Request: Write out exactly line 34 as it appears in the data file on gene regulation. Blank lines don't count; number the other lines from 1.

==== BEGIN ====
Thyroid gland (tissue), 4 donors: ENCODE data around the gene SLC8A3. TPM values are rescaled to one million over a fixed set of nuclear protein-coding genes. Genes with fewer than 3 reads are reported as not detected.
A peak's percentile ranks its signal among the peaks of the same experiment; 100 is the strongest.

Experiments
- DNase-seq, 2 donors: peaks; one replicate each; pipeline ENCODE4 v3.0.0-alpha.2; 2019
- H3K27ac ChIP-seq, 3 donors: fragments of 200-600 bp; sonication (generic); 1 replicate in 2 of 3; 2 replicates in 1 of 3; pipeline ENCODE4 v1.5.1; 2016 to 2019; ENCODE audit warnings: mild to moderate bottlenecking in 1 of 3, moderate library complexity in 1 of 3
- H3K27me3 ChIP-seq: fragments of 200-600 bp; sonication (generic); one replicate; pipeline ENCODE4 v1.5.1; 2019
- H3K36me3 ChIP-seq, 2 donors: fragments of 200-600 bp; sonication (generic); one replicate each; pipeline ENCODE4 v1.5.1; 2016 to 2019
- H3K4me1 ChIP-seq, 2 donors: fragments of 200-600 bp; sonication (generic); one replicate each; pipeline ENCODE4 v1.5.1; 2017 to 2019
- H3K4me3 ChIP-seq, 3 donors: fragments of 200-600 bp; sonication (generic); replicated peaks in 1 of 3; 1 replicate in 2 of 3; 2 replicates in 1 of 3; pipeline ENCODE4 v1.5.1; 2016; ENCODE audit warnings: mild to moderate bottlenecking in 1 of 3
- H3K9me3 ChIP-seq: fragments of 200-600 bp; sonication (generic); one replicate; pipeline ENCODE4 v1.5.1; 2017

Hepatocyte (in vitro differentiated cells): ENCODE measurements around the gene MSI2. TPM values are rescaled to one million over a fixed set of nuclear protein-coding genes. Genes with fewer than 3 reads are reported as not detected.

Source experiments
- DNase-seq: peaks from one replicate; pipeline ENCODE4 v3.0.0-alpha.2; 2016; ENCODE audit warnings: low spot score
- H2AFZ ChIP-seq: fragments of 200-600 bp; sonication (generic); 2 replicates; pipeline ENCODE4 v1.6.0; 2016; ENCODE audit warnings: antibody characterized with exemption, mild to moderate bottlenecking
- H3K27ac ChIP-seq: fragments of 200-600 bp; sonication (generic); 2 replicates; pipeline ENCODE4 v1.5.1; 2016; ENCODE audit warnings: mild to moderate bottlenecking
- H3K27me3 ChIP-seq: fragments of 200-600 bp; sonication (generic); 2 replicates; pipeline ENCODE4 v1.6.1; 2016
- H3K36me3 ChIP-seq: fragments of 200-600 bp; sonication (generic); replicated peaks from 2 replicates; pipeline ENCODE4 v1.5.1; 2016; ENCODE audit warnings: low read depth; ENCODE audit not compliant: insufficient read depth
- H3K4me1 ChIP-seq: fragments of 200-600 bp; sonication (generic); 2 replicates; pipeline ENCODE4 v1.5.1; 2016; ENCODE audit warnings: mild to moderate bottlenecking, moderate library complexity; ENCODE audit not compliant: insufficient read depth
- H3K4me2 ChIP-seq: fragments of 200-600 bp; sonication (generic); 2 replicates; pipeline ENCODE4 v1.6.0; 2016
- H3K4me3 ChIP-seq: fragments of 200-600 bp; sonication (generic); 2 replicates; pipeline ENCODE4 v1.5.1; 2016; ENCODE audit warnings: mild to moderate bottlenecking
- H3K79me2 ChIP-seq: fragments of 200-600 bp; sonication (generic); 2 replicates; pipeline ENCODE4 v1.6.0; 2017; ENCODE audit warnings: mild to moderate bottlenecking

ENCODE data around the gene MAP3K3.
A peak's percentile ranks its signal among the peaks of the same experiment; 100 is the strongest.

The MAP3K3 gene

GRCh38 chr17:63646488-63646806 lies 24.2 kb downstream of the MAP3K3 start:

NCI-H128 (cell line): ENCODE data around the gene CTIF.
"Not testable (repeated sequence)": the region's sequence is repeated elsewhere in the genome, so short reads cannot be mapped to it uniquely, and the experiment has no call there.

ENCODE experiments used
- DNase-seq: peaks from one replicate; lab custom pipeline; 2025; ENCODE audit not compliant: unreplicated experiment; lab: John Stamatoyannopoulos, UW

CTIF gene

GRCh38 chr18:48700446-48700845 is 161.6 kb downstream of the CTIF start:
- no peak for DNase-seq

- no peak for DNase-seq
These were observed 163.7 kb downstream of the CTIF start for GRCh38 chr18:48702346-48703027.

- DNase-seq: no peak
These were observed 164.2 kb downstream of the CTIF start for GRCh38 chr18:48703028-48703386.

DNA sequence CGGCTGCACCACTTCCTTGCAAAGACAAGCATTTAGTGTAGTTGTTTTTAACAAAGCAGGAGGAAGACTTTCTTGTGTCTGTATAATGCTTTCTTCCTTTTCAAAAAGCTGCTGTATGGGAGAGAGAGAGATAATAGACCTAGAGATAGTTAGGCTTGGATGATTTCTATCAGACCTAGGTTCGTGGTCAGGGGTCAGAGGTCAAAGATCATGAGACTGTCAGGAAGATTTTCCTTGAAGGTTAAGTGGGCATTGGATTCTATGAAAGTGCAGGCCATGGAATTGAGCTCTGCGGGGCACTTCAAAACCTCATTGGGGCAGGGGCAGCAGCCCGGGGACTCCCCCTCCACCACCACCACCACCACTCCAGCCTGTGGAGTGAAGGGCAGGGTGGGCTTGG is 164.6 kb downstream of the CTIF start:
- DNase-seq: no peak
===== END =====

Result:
These were observed 163.7 kb downstream of the CTIF start for GRCh38 chr18:48702346-48703027.